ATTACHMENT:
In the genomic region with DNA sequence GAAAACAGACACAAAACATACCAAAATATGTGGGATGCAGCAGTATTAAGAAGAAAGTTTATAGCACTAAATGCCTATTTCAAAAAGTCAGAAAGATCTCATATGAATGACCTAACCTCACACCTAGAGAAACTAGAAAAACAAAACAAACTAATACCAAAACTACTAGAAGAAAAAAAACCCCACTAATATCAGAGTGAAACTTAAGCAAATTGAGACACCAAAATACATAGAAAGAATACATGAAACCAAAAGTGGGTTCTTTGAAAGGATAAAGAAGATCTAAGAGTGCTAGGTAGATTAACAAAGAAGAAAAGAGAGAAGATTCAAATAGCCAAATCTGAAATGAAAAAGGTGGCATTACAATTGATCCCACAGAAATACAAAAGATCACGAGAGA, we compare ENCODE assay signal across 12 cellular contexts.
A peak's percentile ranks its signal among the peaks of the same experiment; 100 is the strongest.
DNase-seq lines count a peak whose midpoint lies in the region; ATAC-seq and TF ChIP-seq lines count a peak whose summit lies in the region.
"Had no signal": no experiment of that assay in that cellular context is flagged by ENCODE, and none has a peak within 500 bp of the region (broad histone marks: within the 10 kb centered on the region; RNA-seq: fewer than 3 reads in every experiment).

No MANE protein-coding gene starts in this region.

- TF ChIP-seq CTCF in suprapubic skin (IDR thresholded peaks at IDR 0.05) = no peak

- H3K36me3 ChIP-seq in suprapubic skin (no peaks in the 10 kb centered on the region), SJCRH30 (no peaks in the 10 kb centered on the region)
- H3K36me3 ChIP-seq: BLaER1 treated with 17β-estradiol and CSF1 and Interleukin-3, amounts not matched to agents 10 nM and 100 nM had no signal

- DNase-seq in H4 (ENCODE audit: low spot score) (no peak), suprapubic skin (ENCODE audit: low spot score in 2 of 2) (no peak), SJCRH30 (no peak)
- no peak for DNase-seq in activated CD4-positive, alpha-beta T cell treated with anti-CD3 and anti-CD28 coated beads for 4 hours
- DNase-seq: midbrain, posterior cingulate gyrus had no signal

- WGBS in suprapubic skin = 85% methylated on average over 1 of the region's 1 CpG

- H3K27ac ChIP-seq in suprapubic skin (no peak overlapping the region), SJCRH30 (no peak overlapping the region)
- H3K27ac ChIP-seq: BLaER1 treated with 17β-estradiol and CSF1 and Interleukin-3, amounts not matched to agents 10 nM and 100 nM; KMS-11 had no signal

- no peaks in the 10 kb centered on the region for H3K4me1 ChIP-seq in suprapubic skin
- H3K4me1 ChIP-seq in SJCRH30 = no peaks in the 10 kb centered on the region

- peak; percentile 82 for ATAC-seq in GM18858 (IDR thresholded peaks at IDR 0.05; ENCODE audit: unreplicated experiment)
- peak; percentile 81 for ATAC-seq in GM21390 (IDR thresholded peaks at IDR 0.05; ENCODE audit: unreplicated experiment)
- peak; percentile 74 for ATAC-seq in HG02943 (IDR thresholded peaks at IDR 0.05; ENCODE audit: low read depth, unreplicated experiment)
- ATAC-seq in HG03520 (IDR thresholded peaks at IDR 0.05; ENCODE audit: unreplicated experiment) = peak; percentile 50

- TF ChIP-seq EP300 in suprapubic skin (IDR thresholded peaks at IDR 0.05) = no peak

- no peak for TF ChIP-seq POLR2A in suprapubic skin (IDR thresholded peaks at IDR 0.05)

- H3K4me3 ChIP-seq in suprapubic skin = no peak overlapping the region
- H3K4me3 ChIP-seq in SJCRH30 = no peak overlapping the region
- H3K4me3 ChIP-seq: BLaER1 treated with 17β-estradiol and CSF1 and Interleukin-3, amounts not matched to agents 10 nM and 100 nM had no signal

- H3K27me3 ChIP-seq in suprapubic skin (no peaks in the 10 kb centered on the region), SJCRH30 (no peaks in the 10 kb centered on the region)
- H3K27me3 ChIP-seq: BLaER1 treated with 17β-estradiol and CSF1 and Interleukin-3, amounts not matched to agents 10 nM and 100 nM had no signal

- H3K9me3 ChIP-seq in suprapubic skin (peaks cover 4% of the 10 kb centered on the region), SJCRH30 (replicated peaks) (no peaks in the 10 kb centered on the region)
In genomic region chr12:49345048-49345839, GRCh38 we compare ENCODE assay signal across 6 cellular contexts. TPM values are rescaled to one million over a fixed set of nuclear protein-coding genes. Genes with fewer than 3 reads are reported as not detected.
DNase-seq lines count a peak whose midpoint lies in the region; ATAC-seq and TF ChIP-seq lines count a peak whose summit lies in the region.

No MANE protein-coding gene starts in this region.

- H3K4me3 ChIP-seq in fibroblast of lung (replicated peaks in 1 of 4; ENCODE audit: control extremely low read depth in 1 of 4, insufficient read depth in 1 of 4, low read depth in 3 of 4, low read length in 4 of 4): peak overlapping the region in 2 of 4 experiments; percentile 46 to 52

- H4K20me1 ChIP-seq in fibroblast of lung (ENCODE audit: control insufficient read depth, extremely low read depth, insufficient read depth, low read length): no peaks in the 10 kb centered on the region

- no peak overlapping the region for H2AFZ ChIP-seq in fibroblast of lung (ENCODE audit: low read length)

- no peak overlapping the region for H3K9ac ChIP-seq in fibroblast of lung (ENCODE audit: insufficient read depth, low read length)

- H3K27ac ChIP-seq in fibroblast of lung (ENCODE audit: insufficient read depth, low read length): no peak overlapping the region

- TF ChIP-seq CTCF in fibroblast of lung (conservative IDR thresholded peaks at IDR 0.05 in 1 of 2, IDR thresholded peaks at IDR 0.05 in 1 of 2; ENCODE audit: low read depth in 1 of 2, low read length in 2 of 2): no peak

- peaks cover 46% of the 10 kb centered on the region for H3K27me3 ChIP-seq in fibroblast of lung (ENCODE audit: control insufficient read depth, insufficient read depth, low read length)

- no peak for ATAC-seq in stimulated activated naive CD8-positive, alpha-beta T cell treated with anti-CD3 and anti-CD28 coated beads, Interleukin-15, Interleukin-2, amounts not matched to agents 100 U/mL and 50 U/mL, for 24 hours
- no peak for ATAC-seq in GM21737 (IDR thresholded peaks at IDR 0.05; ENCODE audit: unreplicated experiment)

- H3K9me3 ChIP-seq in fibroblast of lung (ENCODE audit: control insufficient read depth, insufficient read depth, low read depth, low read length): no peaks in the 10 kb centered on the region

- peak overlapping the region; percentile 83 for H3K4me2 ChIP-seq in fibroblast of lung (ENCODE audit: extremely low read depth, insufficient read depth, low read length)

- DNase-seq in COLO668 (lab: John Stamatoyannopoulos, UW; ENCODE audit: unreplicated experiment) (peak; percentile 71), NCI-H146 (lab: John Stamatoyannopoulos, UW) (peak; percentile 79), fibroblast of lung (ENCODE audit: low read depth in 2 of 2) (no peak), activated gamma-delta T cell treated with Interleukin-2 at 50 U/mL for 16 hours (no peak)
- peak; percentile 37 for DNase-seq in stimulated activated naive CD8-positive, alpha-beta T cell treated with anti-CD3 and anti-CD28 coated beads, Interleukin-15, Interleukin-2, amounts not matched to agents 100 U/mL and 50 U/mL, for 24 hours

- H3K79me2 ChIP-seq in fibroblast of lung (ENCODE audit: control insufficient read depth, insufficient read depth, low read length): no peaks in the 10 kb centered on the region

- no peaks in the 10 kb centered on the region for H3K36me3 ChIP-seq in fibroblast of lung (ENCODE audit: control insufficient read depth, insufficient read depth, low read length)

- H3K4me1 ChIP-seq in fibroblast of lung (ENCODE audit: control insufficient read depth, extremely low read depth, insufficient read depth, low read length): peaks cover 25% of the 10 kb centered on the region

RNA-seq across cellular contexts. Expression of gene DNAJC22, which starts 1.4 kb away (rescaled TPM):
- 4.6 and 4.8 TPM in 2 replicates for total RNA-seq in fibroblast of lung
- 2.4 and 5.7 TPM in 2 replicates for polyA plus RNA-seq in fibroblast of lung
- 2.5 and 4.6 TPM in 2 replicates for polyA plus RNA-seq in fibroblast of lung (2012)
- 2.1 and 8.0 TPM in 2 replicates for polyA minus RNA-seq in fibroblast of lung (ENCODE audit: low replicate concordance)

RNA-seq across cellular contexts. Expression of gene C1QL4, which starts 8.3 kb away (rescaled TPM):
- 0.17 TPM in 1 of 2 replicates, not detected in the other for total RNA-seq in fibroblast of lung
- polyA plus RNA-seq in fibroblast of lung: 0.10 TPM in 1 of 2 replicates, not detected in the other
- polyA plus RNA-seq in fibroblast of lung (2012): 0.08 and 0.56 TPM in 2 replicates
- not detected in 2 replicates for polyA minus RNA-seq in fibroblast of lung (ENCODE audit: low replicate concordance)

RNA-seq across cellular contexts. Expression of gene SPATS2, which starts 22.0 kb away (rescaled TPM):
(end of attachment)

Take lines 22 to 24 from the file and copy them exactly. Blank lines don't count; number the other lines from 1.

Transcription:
- no peak for TF ChIP-seq POLR2A in suprapubic skin (IDR thresholded peaks at IDR 0.05)

- H3K4me3 ChIP-seq in suprapubic skin = no peak overlapping the region
- H3K4me3 ChIP-seq in SJCRH30 = no peak overlapping the region